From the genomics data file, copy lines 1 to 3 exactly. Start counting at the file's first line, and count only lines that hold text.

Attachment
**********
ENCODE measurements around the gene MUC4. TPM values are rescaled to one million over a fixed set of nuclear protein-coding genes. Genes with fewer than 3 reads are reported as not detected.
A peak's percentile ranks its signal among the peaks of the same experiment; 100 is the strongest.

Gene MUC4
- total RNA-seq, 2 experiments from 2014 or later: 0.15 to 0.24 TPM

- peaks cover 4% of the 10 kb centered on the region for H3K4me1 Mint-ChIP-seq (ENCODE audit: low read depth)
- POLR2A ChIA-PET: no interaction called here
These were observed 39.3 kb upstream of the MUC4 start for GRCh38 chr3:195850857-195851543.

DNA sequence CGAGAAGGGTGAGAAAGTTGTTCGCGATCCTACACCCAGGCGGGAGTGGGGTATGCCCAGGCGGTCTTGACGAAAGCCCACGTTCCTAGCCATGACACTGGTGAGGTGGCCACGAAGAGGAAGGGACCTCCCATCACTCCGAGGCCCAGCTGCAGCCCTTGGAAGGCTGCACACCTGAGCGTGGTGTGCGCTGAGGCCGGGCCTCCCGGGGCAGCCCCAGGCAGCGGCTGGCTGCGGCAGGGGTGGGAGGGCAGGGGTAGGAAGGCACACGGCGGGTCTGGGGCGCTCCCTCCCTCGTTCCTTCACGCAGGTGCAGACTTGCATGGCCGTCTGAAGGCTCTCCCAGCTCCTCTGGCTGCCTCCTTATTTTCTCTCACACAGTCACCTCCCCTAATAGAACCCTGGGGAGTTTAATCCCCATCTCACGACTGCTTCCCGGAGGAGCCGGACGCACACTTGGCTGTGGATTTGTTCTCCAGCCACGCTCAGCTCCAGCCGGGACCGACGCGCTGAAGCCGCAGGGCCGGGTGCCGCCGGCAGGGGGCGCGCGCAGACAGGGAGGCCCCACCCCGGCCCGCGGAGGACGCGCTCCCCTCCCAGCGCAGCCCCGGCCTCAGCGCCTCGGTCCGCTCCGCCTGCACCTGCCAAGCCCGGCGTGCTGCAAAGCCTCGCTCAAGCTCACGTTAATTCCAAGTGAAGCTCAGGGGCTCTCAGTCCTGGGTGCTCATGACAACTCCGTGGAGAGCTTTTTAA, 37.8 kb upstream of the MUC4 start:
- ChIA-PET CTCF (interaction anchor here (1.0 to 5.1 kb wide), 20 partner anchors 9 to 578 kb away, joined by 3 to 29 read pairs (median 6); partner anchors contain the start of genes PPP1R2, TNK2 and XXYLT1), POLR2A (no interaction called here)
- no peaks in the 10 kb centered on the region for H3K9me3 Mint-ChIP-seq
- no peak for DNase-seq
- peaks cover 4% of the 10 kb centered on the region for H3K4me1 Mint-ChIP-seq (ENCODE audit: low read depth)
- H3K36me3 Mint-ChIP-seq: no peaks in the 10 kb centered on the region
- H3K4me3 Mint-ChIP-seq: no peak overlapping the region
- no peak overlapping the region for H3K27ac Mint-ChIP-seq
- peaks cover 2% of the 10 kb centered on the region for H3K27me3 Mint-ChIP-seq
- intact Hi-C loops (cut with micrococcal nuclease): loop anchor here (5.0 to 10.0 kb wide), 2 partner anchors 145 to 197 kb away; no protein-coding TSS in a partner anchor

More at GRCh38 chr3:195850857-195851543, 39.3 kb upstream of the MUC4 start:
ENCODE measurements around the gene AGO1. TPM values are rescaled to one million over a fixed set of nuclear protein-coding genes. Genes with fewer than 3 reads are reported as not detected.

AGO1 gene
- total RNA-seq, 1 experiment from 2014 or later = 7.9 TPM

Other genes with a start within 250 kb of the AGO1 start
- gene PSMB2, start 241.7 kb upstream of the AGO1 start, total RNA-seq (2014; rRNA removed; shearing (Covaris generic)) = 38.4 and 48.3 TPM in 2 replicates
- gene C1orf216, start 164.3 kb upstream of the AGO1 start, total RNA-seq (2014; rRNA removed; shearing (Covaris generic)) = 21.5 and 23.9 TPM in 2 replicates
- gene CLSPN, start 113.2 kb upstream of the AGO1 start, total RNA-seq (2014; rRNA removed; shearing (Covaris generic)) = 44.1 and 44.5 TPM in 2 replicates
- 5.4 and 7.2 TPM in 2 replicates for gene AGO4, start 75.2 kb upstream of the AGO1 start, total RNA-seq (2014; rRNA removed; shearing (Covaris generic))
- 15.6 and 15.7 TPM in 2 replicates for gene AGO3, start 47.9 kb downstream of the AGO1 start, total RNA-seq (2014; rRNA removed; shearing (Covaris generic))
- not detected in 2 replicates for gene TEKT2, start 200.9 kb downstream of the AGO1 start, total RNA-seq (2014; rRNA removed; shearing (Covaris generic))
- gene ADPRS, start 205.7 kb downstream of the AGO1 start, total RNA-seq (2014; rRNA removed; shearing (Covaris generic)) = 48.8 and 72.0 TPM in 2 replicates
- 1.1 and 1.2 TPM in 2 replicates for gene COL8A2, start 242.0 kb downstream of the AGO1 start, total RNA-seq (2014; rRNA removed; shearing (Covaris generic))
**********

ENCODE measurements around the gene MUC4. TPM values are rescaled to one million over a fixed set of nuclear protein-coding genes. Genes with fewer than 3 reads are reported as not detected.
A peak's percentile ranks its signal among the peaks of the same experiment; 100 is the strongest.

Gene MUC4